Third and long

Ian Boyd analyzes advanced stats to find the keys to offenses having a successful third-and-long conversion rate and finds three:

  • have a dual-threat quarterback;
  • have an NFL-grade tight end; or
  • have multiple true threats (defined as 1,000-yard) at receiver

But wait, you say.  Georgia was no slouch at converting third-and-longs last season and it didn’t check any of those boxes.  Well, it turns out Boyd’s ahead of you here.

The 2017 Georgia Bulldogs were a sort of exception. They regularly used TEs who might prove to be NFL-caliber (Isaac Nauta, Charlie Woerner), but they didn’t throw to them terribly often. They didn’t put one WR over 1,000 yards, either. Their trick was to convert a lot of third-and-longs by checking into runs when they caught teams vacating the box or playing dime. With Sony Michel and Nick Chubb moving on while Jake Fromm returns, they’ll probably lean more on those TEs.

Or ***looking around carefully and whispering*** Justin Fields.


Filed under Georgia Football, Stats Geek!, Strategery And Mechanics

9 responses to “Third and long

  1. kckd

    Or checking to guys named Swift, Zeus, Cook and Holyfield. What worked last year is not off the table.


  2. That article seems like something Mr. Conventional Wisdom would write. Teams with talent in the passing game convert more long yardage situations. Water is wet.

    I bet a stout pass blocking offensive line has more to do with it myself.


  3. Mayor

    I don’t think Georgia is losing much at RB. I see Swift particularly as being at least as good at RB.


  4. DavetheDawg

    I am almost actually looking forward to 3rd and long this season. I reserve the right to change my opinion as necessary…


  5. AusDawg85

    I’m going to bet we don’t throw to the TE’s (see what I did there?).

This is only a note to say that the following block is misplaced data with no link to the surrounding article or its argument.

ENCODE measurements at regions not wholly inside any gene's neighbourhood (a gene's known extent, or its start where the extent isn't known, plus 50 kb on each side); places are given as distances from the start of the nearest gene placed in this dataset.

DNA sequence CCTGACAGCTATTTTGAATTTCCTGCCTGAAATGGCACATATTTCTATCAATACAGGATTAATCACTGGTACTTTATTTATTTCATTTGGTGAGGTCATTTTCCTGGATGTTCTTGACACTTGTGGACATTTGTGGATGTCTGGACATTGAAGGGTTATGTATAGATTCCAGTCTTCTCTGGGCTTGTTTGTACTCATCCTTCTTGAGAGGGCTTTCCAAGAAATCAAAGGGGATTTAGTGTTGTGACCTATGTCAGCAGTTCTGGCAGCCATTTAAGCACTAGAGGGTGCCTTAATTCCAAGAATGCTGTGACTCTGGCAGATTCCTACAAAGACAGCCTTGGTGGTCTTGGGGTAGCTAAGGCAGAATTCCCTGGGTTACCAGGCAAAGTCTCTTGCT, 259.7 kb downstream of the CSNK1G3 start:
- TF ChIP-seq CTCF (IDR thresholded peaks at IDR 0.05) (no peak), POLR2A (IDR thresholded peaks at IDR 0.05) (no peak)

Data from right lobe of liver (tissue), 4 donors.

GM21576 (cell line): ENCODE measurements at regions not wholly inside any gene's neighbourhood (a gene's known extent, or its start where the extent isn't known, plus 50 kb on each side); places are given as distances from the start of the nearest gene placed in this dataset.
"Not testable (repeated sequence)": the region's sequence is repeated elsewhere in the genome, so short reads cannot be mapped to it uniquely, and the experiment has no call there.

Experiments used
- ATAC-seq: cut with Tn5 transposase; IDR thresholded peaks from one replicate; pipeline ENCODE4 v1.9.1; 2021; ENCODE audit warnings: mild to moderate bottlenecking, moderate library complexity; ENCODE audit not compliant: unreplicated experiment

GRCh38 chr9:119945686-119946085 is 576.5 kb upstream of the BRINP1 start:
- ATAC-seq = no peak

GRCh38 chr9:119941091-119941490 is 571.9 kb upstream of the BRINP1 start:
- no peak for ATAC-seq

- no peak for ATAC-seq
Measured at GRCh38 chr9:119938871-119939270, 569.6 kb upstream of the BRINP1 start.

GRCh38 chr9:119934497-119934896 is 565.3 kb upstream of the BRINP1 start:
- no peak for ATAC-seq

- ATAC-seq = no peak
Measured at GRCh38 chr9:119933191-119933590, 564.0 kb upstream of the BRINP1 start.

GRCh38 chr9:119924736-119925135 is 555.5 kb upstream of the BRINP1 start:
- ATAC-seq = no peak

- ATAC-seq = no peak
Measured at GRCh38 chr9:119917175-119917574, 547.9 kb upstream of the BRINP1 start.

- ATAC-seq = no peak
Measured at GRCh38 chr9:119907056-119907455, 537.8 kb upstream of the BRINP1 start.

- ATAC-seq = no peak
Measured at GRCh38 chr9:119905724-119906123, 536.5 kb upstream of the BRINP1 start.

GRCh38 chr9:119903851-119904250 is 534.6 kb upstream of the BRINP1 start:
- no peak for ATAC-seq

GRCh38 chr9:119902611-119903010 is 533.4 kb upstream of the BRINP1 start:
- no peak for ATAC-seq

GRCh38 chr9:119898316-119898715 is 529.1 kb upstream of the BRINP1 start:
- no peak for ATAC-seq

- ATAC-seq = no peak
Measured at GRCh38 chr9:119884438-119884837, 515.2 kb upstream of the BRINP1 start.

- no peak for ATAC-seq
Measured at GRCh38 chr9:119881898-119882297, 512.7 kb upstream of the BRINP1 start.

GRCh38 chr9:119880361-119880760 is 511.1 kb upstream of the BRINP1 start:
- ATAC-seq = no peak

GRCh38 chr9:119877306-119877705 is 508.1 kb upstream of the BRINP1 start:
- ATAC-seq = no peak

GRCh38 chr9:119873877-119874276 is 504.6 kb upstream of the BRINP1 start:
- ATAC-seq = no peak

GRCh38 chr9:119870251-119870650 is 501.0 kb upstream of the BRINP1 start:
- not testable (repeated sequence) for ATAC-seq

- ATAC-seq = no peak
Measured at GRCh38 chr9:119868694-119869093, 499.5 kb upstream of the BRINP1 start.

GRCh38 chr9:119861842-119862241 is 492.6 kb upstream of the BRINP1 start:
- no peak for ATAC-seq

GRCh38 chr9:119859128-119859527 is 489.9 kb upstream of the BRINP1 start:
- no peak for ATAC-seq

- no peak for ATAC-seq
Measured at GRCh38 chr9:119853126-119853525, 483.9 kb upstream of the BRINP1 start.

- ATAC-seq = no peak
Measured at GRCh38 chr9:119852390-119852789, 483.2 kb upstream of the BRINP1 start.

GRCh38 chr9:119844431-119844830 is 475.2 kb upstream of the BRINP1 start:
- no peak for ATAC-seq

6. Cojones

    Since they did fine on 3rd down checking off to running plays last year, why would they have to rely more on a dual threat QB now? kckd’s comment takes care of who makes that happen when running and Boyd takes care of the who with the TEs. Fromm has probably been training since Jan for taking care of the increased passing, if we want it.

    The careful whisper fades to a red shirt backup with plenty of time made available for SEC-game training as a great QB of the future. His 3rd down training will only come by game-management training under fire – something we have on the field now at a suitable competence level going forward into a new season of improvement.

    Try as we may, there is no QB controversy.


  7. Bulldog Joe

    Georgia threw to the tight ends plenty enough.

    It’s just that Georgia had five of them.


  8. UGA '97

    ….Or just have a Jake Fromm on your roster.

    I heard Fromm is not expected to miss any fishing time and that he should also be able to hold off the dual threat fishing hooks and dual threat tow ropes for the remainder of summer and into fall camp.


  9. Matt in Australia

    I’m not expecting too many 3rd-and-longs this year, anyway, unless penalties become an issue.

    Fromm (and Chaney, I presume) were pretty brilliant last season when it came to Fromm running, because he did not take every good opportunity to run and get a 1st down, even when it was right there for him. He waited until it was truly necessary or the impact was greatest, which meant Ds never really knew what was coming. If Justin Fields could apply the same next-level chess game mentality (a tall order), the results could be staggering. Imagine an offense that has little trouble moving the ball along, and also regularly hits running QB homers.